Videology joins Screenvision to make movie theater ads more targeted
A couple of Saturday nights ago, several of my family members and I went to see the movie “Indignation” at a local theater. It was the first time I’d been out to a movie in several months.
Since the film had gotten good reviews, we got there a bit early to make sure we got good seats and went into the theater as soon as the doors opened. Then, for about 45 minutes, we sat and watched commercial after commercial, followed by trailer after trailer. I nearly forgot that we came to watch a movie.
Perhaps with better targeting, movie theaters will be more restrained about the number of commercials they show to their captive audiences — who have paid $12, $15 or more per ticket for the privilege.
As with the effort to counter ad-blocking, a more efficient targeting of theater ads — and the resulting increased relevancy to specific audiences — might lower the need to spray so many.
Better targeting for movie theater commercials is the idea behind the recent announcement by TV/video software provider Videology that it has formed an alliance with cinema advertising provider Screenvision Media to add new layers of targeting data for theater ads.
The companies say this is the first time that movie theater advertisers will be able to add data about online and offline household interest, plus transactional data, onto the limited info currently used to target cinema ads. As a result, Videology says, advertisers will be able to buy and implement cinema ad campaigns, along with TV and online video campaigns, from Videology’s single platform.
This new capability, Videology founder and CEO Scott Ferber said in a statement, “means that marketers can run campaigns by applying a common strategy across four screens: cinema, TV, mobile and desktop.”
Currently, a cinema ad provider like the New York City-based Screenvision schedules its movie theater ad campaigns based on such relatively broad-brush data as age, gender, geography, income and ethnicity.
‘A converged place’
These are gleaned from the ZIP codes in which a theater resides or from the ZIP codes represented in typical audiences for a specific kind of film in a given theater, from the credit cards used to buy tickets, by inferences about audience ages derived from the kind of movie shown and other methods. Screenvision services more than 14,000 movie screens in 2,300 theaters across the US with its high-resolution video ads.
Onto this basic layer of audience data, Videology now adds such data as purchases at neighborhood retailers, interests as determined by websites visited in specific ZIP codes, cars purchased in the relevant ZIP codes, and so on.
The purchases might come from a purveyor of offline data, while the web surfing activity might come from a data provider that correlates cookie- or mobile ID-based web surfing with geographical locations, based on GPS, IP address correlation, cross-device matching or other ways to line up ZIP codes with online behavior. Videology says it has more than 40 data partners.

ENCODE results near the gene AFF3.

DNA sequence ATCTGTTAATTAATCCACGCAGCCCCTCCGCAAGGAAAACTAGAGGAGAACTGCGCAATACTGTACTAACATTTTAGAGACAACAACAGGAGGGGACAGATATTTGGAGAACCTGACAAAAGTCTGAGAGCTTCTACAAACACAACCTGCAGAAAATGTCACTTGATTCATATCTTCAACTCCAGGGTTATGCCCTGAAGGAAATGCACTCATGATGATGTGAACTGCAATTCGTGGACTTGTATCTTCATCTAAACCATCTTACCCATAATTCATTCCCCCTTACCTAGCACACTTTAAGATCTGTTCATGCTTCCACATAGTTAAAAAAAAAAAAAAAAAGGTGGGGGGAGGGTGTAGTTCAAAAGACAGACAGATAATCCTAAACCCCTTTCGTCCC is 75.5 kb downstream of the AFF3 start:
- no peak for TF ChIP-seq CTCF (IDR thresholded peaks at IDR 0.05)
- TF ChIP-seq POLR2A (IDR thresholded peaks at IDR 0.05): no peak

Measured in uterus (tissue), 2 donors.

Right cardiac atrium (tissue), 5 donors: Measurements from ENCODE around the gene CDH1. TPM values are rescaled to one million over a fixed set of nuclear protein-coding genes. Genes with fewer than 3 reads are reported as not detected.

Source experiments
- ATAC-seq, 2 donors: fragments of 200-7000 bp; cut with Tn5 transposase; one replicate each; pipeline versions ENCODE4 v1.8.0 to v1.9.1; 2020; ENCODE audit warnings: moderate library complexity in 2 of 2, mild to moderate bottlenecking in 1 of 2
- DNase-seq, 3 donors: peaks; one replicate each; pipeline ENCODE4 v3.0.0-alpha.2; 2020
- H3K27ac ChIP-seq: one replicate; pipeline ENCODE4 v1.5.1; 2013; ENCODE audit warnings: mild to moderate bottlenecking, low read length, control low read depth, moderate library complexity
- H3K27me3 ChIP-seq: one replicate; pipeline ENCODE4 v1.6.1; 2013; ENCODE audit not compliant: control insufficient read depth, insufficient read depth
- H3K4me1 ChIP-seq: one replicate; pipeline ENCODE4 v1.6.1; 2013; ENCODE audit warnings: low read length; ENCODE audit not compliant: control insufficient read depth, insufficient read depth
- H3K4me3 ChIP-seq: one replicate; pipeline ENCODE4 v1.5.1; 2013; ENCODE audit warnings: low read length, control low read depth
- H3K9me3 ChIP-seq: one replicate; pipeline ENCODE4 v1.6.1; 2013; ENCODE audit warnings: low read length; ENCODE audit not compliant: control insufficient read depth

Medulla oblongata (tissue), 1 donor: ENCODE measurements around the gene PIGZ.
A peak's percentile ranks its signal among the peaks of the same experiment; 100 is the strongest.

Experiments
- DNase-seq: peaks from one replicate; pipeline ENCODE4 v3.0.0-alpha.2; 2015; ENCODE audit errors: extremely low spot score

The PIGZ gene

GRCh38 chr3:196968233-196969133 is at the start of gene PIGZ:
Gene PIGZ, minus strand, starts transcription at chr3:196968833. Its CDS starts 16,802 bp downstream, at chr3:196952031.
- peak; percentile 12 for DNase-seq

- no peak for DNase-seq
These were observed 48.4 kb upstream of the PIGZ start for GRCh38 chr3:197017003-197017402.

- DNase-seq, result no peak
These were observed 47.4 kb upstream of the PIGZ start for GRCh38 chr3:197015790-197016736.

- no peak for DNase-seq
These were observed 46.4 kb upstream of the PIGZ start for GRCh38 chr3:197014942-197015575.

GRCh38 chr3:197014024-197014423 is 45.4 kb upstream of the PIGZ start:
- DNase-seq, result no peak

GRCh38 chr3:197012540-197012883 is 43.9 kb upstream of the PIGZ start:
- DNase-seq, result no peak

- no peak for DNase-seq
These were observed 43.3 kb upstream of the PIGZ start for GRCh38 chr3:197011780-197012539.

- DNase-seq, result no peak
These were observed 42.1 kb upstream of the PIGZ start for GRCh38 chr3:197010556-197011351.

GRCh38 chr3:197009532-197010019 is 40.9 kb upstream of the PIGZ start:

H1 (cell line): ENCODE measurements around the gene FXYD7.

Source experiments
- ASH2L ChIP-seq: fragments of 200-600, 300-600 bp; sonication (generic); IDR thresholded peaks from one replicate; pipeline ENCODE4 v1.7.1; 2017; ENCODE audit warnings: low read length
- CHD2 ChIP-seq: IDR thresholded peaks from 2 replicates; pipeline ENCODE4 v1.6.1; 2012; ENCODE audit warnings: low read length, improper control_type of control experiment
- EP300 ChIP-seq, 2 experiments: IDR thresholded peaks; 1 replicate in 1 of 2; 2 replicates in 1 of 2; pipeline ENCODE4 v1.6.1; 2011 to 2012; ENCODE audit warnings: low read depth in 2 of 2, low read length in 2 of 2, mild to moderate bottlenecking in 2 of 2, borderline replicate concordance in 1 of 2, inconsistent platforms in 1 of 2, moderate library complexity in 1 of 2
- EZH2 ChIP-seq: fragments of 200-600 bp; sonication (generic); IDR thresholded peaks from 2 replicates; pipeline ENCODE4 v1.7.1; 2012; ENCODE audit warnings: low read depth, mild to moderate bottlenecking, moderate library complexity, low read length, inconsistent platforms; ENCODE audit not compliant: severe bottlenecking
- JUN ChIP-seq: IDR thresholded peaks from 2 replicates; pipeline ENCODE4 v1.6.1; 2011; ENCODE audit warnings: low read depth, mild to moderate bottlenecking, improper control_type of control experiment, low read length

Videology SVP Aleck Schleider described via email a typical use case:
“… [a] brand or agency would come to us requesting an in-cinema campaign plan that reaches a defined audience. That audience could be very specific and based on their first-party customer data, or could be more broad such as ‘Luxury Automotive Buyers.’ We would then use our software and data partnerships to build a prescriptive plan that identifies the geographic composition of that target audience and generates an optimal forecast for reaching them most efficiently.”
“So, where in the past an advertiser could deliver their campaign to males age 35–49, now they can deliver ads to males 35–49 that are in the market to buy a new vehicle. The buying of the ads is also simplified by adding the cinema inventory into the same programmatic workflow used for buying other media … We’re offering a converged place to buy all video advertising …” [including TV and online, as well as movie theaters.]
Similar, but different
The service — expected to launch later this year — is a managed one, and Videology said it is working on turning it into self-service. The ads are delivered to the theater by Screenvision, sometimes on a day’s notice but usually on a five-day turnaround from when the purchase is made.
Schleider pointed out that, while this new alliance offers movie theater targeting more granular than what has existed, it’s nowhere near the 1:1 targeting available in online ads, since the lowest data unit is the household. And, of course, the ads are shown to an entire theater audience, when only some might be interested in a new car.
But, he said, this otherwise makes cinema advertising “very similar” to online advertising in its targeting, forecasting, reporting and measurement, even if not in delivery or granularity.
This new alliance is the latest effort by Screenvision to turn movie theaters into vehicles for digitally tracking and measuring audiences.
In January, for instance, it unveiled an alliance with beacon network Mobiquity to install and manage iBeacons throughout 300 multiplexes in the US, creating the largest movie theater-based mobile ad network to that point.
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